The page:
The Kabbalistic meditation group we started with some fellow majicians last year is still going strong, meeting every Tuesday night for nearly a year now. We’ve begun a ‘second phase’ of work after a couple of weeks break during the Winter Solstice period. Last year we concentrated on the bottom four sephiroth, building a strong temple base in Malkuth and exploring the other three sephiroth as part of a process of QShTh (Koph, Shin, Tau) or ‘building the rainbow’. Once this ‘bow’ is built, the arrow is then drawn and fired towards Tiphareth and that is indeed where we have been heading recently.
We began by getting a second ‘temple base’ centred and fixed, this time not the temple of Malkuth but the temple of Tiphareth, the walls of the temple no longer in stone but now golden, forming a golden castle on a hill which we entered by drawing the bow, focusing on the tip of the arrow-head and then becoming the arrow as we release the bow, landing inside the golden castle to meet the child of light. We spent some weeks just going there, spending some time with the child of light, allowing the connection to be made through the solar plexus. Now, however, we’ve begun to explore the pathways towards Malkuth, notably 24 and 23 – death and the devil respectively. The last two weeks have been focused on path 24, death.
Here, on the path of transformation (a vague term if ever there was one and one that might be said to apply to the whole of the tree), the taste of earth is again predominant. Lions and sparrowhawks and battle cries abound, the clash of metal ringing out in the expanse of the heavens. The flaming red elemental triangle is strong and there is a connection to Geburah, somewhere, though I am unclear about that as yet – I’m assuming, no doubt incorrectly or only partially, that it’s a reflection from the other side of Tiphareth but more will come about that later.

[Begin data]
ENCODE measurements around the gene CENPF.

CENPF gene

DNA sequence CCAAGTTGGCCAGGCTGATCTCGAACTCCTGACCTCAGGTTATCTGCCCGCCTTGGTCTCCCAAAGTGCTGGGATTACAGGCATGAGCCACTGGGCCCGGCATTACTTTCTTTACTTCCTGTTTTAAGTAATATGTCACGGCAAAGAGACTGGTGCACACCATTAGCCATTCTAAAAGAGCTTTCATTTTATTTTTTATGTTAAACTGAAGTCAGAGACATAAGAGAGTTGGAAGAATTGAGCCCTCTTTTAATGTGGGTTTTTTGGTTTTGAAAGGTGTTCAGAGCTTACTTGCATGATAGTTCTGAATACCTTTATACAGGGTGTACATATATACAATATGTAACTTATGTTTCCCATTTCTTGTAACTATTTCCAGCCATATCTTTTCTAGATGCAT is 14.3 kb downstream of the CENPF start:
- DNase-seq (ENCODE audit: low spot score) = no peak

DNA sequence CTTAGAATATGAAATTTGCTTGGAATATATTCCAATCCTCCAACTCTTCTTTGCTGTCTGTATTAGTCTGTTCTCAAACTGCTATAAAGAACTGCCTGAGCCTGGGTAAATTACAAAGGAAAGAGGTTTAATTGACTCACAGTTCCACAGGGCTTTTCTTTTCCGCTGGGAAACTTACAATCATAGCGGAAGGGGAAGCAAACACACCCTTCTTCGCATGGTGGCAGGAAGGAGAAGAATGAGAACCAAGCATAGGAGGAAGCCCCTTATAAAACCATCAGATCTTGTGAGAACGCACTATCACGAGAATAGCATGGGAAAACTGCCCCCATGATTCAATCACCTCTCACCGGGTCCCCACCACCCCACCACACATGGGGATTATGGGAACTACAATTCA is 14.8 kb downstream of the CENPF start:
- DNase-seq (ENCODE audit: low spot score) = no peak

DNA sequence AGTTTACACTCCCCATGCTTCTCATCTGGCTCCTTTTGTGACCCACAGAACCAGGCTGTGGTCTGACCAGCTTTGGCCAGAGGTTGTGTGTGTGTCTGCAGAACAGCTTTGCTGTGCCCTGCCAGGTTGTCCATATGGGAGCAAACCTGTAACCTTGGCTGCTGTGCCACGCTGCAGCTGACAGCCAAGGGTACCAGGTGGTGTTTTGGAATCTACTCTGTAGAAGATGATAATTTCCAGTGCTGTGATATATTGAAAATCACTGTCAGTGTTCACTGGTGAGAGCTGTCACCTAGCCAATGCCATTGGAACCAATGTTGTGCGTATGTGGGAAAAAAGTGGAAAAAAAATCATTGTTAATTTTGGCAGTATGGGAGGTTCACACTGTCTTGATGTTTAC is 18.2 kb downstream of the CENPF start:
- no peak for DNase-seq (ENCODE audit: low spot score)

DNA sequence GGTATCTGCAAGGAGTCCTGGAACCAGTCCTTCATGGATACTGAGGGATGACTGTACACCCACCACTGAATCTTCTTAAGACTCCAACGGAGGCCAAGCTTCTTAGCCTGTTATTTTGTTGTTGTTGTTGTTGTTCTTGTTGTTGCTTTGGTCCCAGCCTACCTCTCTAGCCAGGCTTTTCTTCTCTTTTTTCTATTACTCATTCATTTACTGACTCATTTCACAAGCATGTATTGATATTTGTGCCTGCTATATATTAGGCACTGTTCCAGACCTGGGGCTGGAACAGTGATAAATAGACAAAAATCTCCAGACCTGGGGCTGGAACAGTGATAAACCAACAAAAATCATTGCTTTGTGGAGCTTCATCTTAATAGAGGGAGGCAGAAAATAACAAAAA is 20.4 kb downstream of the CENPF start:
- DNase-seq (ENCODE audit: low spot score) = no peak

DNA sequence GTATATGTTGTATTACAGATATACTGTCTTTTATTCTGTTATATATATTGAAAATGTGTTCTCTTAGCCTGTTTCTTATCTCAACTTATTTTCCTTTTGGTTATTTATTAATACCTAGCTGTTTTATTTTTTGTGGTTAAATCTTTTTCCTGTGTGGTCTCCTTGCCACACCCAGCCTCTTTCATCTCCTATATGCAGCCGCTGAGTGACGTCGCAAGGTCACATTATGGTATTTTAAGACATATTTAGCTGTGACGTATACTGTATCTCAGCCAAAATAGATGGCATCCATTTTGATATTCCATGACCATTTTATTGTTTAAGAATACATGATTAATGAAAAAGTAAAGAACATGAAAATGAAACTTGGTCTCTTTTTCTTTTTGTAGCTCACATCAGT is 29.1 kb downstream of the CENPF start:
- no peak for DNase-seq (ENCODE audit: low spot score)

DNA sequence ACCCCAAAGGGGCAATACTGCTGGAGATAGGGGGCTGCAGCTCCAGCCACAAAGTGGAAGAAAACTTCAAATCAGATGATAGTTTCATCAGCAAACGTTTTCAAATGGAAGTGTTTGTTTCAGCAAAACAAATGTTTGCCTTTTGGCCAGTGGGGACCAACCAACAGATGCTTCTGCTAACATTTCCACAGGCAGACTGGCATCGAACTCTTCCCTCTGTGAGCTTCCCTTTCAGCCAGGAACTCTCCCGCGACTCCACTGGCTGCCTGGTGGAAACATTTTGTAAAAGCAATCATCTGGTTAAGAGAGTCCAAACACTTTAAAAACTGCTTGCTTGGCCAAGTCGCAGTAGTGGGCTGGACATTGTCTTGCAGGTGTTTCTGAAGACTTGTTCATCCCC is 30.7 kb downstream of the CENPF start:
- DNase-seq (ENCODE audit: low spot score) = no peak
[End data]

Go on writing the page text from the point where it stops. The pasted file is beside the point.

Having moved from the first supernal to begin working on the second it is appropriate to change some of the techniques we’ve been using as well. The Kabbalistic cross, the LBRP and the Middle Pillar still form the beginning, although I’ve been thinking of bringing the Hexagram ritual to the group as well but perhaps towards the end of this period in preparation for the next move up. Following these openings, however, we had previously been doing a simple 20minute empty mind meditation, primarily because this is a ‘no preconceptions’ form which, whilst difficult to achieve ‘perfection’ in (whoever wants to do that is a Fool, literally), is useful in producing a relatively simple state of ‘sit still, be quiet, allow the sounds of the world and your mind to just pass through’. It was occasionally added to with the three steps a fellow chaote once suggested – Be Still, Be At Ease, Be Aware, in which you simply go from step 1, to step 2 through to step 3 and repeat the process each time you ‘interrupt’ yourself. Now, however, we’ve begun using the more traditional ‘single point’ meditation of the Golden Dawn neophyte grade, as found in the First Knowledge Lecture, albeit minus the four-fold breath. Interestingly there’s an ambiguity in the original, in which the meditation appears to be not on the point itself but on “the ideas to which it gives rise” and so we may not be doing anything similar to the practices of GD neophytes at all. I find the idea of meditating on ideas far too strange, however, no doubt because of a certain hostility to the latent Platonism that I smell there. The simple image of the point seems far more powerful and appropriate, not least because it is commonly encountered as dynamic, as an auscultatory phenomenon and thus the focus on the ‘breathing’ point allows the practice of settling the breath to occur.